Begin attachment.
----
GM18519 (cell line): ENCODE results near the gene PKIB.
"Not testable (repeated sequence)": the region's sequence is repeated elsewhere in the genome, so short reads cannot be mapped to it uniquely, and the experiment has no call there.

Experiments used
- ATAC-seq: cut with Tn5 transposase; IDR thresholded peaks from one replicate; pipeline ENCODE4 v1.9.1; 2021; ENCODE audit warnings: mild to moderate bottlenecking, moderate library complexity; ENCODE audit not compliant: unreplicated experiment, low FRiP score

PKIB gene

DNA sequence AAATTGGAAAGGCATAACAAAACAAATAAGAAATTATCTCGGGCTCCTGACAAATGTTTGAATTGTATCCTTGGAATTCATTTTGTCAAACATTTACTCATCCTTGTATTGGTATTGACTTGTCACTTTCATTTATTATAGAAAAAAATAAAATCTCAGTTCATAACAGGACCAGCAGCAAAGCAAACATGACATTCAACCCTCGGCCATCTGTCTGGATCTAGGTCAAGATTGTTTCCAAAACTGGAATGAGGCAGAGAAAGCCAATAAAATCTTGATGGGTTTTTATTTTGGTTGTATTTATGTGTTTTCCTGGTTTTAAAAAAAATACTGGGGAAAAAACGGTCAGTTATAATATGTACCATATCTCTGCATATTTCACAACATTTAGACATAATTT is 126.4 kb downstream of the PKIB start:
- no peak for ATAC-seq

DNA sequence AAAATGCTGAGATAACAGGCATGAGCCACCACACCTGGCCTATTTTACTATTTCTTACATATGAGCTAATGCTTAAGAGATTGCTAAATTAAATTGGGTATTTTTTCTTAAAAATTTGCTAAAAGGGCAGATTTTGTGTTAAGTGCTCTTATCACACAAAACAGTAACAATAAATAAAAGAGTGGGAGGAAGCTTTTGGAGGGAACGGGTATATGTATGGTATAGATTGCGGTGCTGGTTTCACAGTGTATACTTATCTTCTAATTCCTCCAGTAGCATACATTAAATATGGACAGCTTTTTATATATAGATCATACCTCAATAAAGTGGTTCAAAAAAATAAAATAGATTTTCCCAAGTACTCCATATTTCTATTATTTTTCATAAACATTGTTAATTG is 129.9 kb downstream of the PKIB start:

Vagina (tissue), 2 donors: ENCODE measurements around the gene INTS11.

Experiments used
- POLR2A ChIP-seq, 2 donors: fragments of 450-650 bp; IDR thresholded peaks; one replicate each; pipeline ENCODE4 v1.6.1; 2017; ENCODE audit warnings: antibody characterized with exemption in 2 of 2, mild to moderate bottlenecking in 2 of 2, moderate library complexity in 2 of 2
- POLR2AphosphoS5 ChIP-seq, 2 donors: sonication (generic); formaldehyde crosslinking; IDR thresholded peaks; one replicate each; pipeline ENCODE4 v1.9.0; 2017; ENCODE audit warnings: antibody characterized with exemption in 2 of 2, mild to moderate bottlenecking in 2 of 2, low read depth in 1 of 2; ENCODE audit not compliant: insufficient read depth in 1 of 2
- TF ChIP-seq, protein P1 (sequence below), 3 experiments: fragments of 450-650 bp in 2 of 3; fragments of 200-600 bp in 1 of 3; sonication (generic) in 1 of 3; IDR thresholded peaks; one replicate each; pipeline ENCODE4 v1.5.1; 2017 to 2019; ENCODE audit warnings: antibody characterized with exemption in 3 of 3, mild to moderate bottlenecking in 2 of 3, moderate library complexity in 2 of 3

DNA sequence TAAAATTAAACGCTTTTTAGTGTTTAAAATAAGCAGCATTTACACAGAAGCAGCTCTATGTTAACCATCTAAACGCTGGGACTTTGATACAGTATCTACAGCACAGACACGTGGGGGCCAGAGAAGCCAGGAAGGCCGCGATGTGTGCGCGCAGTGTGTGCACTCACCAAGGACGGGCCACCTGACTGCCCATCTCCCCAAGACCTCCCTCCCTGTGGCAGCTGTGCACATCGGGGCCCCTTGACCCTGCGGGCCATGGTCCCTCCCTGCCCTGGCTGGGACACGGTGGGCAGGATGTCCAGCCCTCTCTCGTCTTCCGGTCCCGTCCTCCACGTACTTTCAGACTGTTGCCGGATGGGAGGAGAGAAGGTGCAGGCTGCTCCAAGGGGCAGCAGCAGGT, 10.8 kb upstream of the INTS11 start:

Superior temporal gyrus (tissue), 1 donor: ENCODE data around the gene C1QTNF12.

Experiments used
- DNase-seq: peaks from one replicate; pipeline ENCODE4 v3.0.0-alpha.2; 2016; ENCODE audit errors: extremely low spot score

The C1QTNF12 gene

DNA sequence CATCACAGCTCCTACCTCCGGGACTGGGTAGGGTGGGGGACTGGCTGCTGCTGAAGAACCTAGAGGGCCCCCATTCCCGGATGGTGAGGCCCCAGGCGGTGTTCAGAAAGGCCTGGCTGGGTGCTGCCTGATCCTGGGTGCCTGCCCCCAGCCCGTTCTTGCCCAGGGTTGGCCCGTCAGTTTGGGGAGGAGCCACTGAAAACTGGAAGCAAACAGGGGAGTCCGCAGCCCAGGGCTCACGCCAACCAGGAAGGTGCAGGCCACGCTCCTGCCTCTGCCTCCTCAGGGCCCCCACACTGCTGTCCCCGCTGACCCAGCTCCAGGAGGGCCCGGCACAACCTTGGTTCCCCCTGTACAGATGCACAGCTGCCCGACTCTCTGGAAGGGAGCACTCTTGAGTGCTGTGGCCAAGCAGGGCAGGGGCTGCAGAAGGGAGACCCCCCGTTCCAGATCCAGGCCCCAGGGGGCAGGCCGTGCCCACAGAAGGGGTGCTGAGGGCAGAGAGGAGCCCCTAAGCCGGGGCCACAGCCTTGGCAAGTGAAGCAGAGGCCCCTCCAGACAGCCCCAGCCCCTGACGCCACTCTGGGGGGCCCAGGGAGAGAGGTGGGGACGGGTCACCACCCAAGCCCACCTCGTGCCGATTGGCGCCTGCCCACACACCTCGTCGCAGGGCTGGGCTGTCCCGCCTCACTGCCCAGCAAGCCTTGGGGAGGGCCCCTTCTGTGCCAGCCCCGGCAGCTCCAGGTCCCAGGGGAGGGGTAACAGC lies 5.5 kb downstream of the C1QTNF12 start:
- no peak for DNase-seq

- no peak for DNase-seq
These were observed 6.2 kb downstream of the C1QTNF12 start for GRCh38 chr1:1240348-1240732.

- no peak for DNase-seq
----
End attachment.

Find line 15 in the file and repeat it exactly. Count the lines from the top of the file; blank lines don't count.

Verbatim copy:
Superior temporal gyrus (tissue), 1 donor: ENCODE data around the gene C1QTNF12.